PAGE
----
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I am working off of a schematic where I was given a battery pack with the following specifications. The battery being used is a panasonic NCR18650 lithium ion cell. https://engineering.tamu.edu/media/4247819/ds-battery-panasonic-18650ncr.pdf

The battery pack is stated to have 84 cells in each series string and 79 strings in parallel.

The total amount of cells is 6,636 cells (84 * 79).

The pack voltage rating is given as 302V and the total pack current is given as 236 Amps.

The nominal voltage for this battery is 3.6V so 3.6 x 84 = 302.4 which indicates the pack voltage.

Where I am confused is how the total pack current of 236 Amps is being obtained. 79 strings of cell in parallel would add the total capacity of the batteries.

The capacity of one cell is 2,900 mAh. I would think that the total pack current should be 2,900 x 72 = 208,800mAh or 208.8 Amps.

I am not seeing where the value of 236 Amps is being obtained.

What is also confusing to me is the battery pack has a life estimation of 2,800 seconds at a rating of 300V @ 3 Amps.

The equation for battery life is the battery capacity divided by the load current. I have not found a way to make these numbers make sense.

Is there anything that I am overlooking in this calculation, that would cause me to obtain the specified values? Any insight is appreciated.

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    \$\begingroup\$ You question reads like a high school math test. Could you clear up the wall of text? \$\endgroup\$ – Jeroen3 Jun 5 '18 at 18:05
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    \$\begingroup\$ If you don't know the difference between amps and amp-hours, you certainly shouldn't be working on a 350kg battery. \$\endgroup\$ – Brian Drummond Jun 6 '18 at 8:49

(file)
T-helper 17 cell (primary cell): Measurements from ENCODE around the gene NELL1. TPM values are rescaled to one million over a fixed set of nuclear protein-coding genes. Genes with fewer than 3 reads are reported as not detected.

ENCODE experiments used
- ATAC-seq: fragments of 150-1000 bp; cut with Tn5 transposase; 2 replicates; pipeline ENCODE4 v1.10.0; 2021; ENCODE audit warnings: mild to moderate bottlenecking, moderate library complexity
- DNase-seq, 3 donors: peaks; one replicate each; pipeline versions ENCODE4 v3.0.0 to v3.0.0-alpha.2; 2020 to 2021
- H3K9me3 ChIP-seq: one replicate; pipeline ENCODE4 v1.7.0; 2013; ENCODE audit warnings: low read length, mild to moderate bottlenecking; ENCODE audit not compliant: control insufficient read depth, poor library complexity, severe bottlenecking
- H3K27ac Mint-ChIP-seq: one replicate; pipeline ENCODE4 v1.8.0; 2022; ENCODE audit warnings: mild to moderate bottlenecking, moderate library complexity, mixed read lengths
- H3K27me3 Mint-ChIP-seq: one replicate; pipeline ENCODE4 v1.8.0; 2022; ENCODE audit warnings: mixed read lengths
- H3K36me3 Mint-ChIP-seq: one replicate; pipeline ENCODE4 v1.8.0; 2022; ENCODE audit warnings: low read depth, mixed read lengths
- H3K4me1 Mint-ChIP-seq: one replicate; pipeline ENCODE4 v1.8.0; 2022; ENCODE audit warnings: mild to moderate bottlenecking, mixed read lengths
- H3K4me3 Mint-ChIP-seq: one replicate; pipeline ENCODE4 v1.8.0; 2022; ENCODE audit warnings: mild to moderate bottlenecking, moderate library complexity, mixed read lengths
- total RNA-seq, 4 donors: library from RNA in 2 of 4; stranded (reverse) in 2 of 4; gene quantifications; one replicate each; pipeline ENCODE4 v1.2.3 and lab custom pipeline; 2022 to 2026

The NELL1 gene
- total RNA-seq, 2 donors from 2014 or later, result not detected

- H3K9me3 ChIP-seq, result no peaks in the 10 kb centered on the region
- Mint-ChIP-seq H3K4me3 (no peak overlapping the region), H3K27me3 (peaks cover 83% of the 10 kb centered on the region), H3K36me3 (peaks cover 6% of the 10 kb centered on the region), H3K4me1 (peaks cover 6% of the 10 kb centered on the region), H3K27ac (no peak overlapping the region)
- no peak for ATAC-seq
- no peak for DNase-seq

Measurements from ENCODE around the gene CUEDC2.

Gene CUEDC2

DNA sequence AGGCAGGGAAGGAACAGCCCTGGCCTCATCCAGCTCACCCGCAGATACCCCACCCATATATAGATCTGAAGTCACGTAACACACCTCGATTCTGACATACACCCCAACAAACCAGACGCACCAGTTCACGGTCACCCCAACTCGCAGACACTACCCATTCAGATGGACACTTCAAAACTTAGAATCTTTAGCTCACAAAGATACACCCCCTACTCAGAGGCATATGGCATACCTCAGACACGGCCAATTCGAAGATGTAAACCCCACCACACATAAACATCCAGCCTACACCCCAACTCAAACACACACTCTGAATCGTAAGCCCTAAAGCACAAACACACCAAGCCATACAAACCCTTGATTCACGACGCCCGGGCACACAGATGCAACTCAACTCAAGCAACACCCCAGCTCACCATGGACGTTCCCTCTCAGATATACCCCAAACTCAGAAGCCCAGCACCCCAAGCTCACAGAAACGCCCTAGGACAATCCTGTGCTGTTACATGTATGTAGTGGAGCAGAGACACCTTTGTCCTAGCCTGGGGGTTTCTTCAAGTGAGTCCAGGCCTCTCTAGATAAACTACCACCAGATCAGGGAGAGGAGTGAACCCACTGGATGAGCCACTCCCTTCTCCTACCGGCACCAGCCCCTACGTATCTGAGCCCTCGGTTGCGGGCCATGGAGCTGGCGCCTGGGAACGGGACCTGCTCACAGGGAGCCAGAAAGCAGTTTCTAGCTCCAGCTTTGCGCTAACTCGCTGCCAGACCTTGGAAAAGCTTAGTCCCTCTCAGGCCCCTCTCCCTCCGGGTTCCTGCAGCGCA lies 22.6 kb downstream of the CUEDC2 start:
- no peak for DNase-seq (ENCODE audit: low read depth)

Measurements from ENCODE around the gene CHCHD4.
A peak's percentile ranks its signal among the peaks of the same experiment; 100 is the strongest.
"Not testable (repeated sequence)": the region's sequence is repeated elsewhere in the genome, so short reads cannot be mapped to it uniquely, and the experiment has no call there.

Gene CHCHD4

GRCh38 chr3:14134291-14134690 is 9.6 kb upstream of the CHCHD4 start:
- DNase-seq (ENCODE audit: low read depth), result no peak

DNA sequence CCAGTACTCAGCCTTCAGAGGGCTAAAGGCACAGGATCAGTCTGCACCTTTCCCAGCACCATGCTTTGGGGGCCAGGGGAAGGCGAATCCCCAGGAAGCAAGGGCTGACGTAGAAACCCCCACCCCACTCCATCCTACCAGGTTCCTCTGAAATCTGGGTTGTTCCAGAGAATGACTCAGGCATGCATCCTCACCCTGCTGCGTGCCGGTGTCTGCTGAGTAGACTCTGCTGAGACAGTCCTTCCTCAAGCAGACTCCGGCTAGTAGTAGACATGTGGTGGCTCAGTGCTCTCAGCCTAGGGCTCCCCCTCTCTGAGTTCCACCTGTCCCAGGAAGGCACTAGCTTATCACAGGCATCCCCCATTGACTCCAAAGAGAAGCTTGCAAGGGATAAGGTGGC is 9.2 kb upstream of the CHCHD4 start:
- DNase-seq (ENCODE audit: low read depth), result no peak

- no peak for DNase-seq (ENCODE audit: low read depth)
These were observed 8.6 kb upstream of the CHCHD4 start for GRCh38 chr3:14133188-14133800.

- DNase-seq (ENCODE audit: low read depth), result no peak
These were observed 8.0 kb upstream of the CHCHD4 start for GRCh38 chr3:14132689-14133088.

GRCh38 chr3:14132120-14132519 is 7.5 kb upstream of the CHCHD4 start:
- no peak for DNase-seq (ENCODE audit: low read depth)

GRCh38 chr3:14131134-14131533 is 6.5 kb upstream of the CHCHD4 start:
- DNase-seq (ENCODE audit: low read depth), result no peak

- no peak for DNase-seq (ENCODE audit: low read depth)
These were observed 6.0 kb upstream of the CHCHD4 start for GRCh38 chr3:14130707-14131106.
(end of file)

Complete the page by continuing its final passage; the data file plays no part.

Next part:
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    \$\begingroup\$ @BrianDrummond, correction, "on a 350kg Li-Ion battery" -:( \$\endgroup\$ – Ale..chenski Jun 6 '18 at 13:59
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Capacity of a battery ("C", in mA-hours) has nothing to do with the amperage rating of the cell. There are low-dicharge batteries (at 0.2 0.5C rate), and there are high discharge cells (at 15C-50C), which can give a lot of current but over a short time. So if a cell is rated as 2900 mAh, this doesn't mean much about its discharge rating. This is first.

Second, 79 cells in parallel will have 2900x79= 229 A*h capacity. Times 302 V it means that this battery is a "70kWh" battery. If the battery specs say "236 A max current", it means that the cells can be safely discharged at just about 1.05C, which sounds like an ordinary home-made battery and well within the NCR18650 cell specifications. At this load (at 236 A) the battery will last ("pack life"?) about 50-55 minutes. I don't know what the "total pack current" is, but it sounds like the max peak current for the entire battery.

However, the "pack life" at 3 A discharge doesn't make sense. At 3 A discharge this battery pack should last about 76 hours, or 273,000 seconds. So there is a clear issue with specifications given to you.

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  • \$\begingroup\$ Unless "3A discharge" meant 3A per cell, which would mean 237A (oddly, not 236) for the whole pack. Factor in the DOD and the specs pretty much make sense. \$\endgroup\$ – Brian Drummond Jun 6 '18 at 14:04

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